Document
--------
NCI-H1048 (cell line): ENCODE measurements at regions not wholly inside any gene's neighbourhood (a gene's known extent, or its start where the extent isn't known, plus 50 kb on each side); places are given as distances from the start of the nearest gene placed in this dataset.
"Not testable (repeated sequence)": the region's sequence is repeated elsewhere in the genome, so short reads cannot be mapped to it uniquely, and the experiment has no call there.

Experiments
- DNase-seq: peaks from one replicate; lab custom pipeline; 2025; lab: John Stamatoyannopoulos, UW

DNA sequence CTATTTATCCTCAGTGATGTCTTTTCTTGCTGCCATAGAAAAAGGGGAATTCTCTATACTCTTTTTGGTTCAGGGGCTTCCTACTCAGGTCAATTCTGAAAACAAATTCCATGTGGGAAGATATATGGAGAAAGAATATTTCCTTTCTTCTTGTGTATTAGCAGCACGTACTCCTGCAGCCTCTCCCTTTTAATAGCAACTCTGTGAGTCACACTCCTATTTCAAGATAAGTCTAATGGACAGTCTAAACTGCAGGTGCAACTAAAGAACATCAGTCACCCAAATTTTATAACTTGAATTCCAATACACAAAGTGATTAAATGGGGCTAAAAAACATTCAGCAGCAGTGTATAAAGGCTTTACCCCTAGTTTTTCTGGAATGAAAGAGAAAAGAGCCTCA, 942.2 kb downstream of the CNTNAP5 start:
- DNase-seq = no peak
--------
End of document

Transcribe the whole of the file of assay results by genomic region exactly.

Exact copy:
NCI-H1048 (cell line): ENCODE measurements at regions not wholly inside any gene's neighbourhood (a gene's known extent, or its start where the extent isn't known, plus 50 kb on each side); places are given as distances from the start of the nearest gene placed in this dataset.
"Not testable (repeated sequence)": the region's sequence is repeated elsewhere in the genome, so short reads cannot be mapped to it uniquely, and the experiment has no call there.

Experiments
- DNase-seq: peaks from one replicate; lab custom pipeline; 2025; lab: John Stamatoyannopoulos, UW

DNA sequence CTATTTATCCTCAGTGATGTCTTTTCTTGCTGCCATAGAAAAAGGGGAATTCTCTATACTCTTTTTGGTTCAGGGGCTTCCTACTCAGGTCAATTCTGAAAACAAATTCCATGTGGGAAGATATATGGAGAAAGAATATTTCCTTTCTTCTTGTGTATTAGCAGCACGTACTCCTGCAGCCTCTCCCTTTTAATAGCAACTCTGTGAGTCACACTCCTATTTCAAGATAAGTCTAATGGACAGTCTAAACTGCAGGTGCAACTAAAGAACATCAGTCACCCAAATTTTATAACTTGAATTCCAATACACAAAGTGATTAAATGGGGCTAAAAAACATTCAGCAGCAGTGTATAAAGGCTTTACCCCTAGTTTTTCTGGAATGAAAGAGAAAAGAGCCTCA, 942.2 kb downstream of the CNTNAP5 start:
- DNase-seq = no peak